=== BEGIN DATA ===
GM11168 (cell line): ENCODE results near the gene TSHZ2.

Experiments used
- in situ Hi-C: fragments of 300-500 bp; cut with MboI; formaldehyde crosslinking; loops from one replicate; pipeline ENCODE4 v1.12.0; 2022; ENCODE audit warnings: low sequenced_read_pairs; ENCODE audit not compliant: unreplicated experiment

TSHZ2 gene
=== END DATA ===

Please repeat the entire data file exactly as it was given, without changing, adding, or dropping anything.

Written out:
GM11168 (cell line): ENCODE results near the gene TSHZ2.

Experiments used
- in situ Hi-C: fragments of 300-500 bp; cut with MboI; formaldehyde crosslinking; loops from one replicate; pipeline ENCODE4 v1.12.0; 2022; ENCODE audit warnings: low sequenced_read_pairs; ENCODE audit not compliant: unreplicated experiment

TSHZ2 gene